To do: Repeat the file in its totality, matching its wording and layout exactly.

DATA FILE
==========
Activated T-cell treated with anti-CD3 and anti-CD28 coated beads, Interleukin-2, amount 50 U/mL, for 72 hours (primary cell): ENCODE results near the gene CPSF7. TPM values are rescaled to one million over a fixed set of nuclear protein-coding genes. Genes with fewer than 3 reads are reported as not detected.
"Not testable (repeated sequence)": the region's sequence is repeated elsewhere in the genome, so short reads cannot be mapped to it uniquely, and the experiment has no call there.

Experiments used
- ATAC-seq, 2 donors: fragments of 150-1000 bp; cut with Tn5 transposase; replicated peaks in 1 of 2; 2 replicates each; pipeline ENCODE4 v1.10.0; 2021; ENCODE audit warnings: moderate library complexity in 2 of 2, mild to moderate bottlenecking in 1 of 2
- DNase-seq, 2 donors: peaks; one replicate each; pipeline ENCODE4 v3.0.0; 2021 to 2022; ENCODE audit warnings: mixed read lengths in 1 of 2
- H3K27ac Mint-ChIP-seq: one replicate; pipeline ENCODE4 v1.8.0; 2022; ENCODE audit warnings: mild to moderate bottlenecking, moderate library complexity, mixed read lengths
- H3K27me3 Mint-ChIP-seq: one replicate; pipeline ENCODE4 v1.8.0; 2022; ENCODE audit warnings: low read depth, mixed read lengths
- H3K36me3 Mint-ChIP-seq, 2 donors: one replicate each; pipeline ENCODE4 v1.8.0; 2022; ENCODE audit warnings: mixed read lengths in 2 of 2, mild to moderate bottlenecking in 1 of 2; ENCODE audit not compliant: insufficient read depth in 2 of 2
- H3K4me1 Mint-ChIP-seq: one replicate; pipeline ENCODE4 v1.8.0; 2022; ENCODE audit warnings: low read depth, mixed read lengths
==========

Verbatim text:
Activated T-cell treated with anti-CD3 and anti-CD28 coated beads, Interleukin-2, amount 50 U/mL, for 72 hours (primary cell): ENCODE results near the gene CPSF7. TPM values are rescaled to one million over a fixed set of nuclear protein-coding genes. Genes with fewer than 3 reads are reported as not detected.
"Not testable (repeated sequence)": the region's sequence is repeated elsewhere in the genome, so short reads cannot be mapped to it uniquely, and the experiment has no call there.

Experiments used
- ATAC-seq, 2 donors: fragments of 150-1000 bp; cut with Tn5 transposase; replicated peaks in 1 of 2; 2 replicates each; pipeline ENCODE4 v1.10.0; 2021; ENCODE audit warnings: moderate library complexity in 2 of 2, mild to moderate bottlenecking in 1 of 2
- DNase-seq, 2 donors: peaks; one replicate each; pipeline ENCODE4 v3.0.0; 2021 to 2022; ENCODE audit warnings: mixed read lengths in 1 of 2
- H3K27ac Mint-ChIP-seq: one replicate; pipeline ENCODE4 v1.8.0; 2022; ENCODE audit warnings: mild to moderate bottlenecking, moderate library complexity, mixed read lengths
- H3K27me3 Mint-ChIP-seq: one replicate; pipeline ENCODE4 v1.8.0; 2022; ENCODE audit warnings: low read depth, mixed read lengths
- H3K36me3 Mint-ChIP-seq, 2 donors: one replicate each; pipeline ENCODE4 v1.8.0; 2022; ENCODE audit warnings: mixed read lengths in 2 of 2, mild to moderate bottlenecking in 1 of 2; ENCODE audit not compliant: insufficient read depth in 2 of 2
- H3K4me1 Mint-ChIP-seq: one replicate; pipeline ENCODE4 v1.8.0; 2022; ENCODE audit warnings: low read depth, mixed read lengths